The music we listen to reveals a lot about our mental health, according to new research.
A new brain imaging study has found that our neural responses to different types of music affect our emotion regulation.
Emotion regulation is an essential component to mental health, according to scientists. Poor emotion regulation is associated with psychiatric mood disorders, such as depression.
Clinical music therapists know the power music can have over emotions, and are able to use music to help their clients to better mood states and even to help relieve symptoms of psychiatric mood disorders, like depression.
But many people also listen to music on their own as a means of regulating emotions, and not much is known about how this affects mental health.
That led researchers at the Centre for Interdisciplinary Music Research at the universities of Jyväskylä and Aalto in Finland and Aarhus University in Denmark to investigate the relationship between mental health, music listening habits, and neural responses to music by looking at a combination of behavioral and neuroimaging data.
“Some ways of coping with negative emotion, such as rumination, which means continually thinking over negative things, are linked to poor mental health. We wanted to learn whether there could be similar negative effects of some styles of music listening,” said University of Jyväskylä graduate student Emily Carlson, a music therapist and main author of the study.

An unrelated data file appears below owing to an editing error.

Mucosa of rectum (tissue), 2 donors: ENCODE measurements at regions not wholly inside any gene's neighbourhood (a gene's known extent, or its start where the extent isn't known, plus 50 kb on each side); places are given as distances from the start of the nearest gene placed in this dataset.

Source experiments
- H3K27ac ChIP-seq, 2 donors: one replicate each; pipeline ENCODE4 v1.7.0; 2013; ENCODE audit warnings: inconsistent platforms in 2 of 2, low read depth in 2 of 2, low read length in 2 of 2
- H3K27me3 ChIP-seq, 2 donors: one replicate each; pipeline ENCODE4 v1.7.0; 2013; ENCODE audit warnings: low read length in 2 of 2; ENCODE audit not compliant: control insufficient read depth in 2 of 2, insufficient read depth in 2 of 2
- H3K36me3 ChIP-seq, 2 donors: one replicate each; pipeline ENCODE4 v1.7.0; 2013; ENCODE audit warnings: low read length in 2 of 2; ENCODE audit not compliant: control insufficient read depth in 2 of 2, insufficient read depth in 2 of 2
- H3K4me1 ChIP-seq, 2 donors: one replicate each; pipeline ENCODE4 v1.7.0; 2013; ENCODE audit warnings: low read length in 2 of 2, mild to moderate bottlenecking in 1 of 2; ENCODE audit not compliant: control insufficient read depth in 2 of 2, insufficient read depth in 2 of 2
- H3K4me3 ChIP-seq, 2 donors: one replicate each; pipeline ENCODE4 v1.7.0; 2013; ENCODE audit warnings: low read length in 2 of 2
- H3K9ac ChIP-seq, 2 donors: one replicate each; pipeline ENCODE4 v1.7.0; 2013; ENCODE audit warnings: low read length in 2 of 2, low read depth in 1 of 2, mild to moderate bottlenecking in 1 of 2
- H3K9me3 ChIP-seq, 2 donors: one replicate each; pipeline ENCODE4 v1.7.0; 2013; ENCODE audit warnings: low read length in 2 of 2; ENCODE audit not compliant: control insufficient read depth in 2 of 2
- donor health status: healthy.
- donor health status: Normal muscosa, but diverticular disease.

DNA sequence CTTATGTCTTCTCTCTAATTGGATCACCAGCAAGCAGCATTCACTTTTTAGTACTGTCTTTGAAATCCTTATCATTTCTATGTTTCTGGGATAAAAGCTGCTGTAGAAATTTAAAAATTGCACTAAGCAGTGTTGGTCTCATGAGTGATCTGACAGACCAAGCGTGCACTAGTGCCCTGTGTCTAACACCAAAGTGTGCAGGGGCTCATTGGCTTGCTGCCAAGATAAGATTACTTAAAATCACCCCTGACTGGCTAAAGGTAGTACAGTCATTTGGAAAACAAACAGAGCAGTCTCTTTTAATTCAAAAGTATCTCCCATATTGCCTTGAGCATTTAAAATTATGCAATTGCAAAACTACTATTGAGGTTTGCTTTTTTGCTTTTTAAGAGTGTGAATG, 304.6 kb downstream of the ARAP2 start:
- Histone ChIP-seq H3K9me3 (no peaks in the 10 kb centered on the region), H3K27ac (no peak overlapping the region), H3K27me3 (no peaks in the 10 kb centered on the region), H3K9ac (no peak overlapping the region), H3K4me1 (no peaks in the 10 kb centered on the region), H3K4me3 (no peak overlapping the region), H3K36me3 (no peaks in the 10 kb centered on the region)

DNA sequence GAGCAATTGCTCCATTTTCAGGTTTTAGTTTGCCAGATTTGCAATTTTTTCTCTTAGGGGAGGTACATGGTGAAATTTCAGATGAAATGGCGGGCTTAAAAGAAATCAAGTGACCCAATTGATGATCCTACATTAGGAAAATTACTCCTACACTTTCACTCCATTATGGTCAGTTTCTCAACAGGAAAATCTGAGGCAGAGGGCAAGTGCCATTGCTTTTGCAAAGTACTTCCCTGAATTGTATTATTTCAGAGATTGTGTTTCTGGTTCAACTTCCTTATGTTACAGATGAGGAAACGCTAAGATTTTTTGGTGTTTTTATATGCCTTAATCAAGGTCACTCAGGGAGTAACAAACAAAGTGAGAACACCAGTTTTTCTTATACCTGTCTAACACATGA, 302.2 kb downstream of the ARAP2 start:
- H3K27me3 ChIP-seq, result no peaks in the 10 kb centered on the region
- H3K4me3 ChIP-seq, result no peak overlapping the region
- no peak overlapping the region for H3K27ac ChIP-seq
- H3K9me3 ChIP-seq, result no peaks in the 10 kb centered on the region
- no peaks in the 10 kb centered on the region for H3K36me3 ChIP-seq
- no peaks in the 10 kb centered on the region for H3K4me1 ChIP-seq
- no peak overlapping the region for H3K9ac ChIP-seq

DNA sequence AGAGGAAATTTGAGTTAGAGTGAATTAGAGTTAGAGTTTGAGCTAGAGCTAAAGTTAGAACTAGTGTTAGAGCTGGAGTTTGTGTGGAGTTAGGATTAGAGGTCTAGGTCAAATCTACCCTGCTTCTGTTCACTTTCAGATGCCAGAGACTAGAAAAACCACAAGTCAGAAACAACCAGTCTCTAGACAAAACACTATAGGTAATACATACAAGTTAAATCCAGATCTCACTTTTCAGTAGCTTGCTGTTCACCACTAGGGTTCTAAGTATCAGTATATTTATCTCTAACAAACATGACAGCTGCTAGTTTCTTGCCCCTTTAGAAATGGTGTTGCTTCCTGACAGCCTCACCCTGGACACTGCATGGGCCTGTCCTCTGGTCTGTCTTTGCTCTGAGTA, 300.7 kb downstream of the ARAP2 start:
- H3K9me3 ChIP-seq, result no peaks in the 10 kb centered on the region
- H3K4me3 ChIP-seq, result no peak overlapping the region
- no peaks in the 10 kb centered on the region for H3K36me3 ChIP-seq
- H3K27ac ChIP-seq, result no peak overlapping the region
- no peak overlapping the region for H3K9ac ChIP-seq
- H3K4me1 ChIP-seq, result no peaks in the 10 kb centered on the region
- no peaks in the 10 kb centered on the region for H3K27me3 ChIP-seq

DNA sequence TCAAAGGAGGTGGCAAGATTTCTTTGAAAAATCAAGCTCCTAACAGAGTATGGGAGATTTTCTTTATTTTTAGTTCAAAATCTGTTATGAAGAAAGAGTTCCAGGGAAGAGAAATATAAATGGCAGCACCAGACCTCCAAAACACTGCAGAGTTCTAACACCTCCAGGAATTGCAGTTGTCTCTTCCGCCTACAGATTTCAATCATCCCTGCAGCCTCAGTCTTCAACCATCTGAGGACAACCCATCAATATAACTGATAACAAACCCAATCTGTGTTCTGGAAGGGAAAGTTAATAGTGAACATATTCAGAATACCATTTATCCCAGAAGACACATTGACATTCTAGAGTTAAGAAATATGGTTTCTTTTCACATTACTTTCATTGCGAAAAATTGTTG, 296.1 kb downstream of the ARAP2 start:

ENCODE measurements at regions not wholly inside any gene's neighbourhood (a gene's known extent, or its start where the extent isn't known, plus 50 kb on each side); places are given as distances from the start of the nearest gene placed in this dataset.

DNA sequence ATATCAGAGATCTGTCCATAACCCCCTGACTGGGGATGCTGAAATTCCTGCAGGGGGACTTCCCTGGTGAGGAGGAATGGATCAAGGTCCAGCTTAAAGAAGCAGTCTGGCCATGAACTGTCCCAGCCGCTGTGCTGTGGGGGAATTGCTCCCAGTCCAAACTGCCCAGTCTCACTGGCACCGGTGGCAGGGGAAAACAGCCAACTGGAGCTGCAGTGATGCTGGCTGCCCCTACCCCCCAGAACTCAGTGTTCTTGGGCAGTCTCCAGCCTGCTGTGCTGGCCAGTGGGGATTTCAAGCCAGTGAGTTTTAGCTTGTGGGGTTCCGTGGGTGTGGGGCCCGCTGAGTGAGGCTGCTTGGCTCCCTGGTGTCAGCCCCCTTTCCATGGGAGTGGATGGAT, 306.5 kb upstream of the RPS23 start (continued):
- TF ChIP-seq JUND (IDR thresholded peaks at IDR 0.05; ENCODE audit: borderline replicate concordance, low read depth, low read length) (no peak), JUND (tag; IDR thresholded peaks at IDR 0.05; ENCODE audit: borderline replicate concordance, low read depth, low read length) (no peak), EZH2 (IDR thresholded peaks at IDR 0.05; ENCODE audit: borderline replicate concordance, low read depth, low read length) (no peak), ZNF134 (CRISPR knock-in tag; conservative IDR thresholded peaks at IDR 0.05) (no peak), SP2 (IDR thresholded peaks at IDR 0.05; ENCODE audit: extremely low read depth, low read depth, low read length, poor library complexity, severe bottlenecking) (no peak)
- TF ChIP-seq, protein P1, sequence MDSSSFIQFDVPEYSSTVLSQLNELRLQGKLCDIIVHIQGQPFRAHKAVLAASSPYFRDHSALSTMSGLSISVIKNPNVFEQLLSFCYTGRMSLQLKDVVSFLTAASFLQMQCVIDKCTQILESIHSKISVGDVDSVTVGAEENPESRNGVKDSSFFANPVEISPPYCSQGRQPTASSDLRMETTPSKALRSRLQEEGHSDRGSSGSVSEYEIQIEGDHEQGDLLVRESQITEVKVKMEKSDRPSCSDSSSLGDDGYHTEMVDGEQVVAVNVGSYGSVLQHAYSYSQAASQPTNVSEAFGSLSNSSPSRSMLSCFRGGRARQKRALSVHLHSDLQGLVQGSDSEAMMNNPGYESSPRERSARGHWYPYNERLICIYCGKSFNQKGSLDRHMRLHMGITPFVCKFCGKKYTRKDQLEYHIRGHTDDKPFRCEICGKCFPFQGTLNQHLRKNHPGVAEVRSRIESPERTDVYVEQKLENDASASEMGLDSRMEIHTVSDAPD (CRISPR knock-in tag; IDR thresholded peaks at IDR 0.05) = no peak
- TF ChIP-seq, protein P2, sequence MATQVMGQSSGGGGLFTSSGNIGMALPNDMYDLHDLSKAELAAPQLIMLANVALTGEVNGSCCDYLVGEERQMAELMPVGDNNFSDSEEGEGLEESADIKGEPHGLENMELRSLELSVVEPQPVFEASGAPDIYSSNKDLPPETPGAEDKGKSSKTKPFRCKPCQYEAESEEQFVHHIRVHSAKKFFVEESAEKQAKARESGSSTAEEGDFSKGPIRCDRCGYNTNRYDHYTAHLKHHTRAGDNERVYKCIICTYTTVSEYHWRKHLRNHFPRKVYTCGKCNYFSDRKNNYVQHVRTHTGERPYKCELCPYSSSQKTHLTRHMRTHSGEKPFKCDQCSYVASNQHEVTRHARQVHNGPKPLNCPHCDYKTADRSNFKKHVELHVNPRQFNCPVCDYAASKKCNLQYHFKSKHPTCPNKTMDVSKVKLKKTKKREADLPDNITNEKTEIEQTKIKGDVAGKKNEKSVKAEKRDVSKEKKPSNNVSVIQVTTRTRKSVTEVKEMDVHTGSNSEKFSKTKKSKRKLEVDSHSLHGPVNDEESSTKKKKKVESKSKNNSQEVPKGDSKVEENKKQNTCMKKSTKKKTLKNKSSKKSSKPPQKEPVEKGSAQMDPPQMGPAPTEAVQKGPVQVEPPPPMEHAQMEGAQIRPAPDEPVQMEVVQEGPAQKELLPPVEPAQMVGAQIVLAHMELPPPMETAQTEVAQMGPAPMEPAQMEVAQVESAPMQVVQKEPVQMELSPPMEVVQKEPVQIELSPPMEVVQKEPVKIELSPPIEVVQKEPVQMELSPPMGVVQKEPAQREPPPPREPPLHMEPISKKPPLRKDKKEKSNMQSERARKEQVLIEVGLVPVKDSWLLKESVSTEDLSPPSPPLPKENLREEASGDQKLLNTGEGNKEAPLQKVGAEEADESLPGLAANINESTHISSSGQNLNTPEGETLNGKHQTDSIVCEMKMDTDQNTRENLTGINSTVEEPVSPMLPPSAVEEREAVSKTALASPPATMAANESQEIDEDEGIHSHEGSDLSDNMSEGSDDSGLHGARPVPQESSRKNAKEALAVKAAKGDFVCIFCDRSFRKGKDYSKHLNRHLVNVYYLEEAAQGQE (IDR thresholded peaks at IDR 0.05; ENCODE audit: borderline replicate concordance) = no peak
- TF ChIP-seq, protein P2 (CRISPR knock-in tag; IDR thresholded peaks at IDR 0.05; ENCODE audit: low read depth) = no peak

Volunteers were assessed on several markers of mental health, including depression, anxiety, and neuroticism. They also reported the ways they most often listened to music to regulate their emotions.
Analysis showed that anxiety and neuroticism were higher in people who tended to listen to sad or aggressive music to express negative feelings, particularly in men.
“This style of listening results in the feeling of expression of negative feelings, not necessarily improving the negative mood,” says Dr. Suvi Saarikallio, co-author of the study and developer of the Music in Mood Regulation (MMR) test.
To investigate the brain’s unconscious emotion regulation processes, the researchers recorded the participants’ neural activity using functional magnetic resonance imaging (fMRI) as they listened to snippets of happy, sad, and fearful-sounding music.
What the study revealed is that men who tended to listen to music to express negative feelings had less activity in the medial prefrontal cortex (mPFC). In females who tended to listen to music to distract from negative feelings, however, there was increased activity in the mPFC.
“The mPFC is active during emotion regulation,” said Dr. Elvira Brattico, the senior author of the study. “These results show a link between music listening styles and mPFC activation, which could mean that certain listening styles have long-term effects on the brain.”
“We hope our research encourages music therapists to talk with their clients about their music use outside the session and encourages everyone to think about the how the different ways they use music might help or harm their own well-being,” concluded Carlson.
The study was published in the journal Frontiers in Human Neuroscience.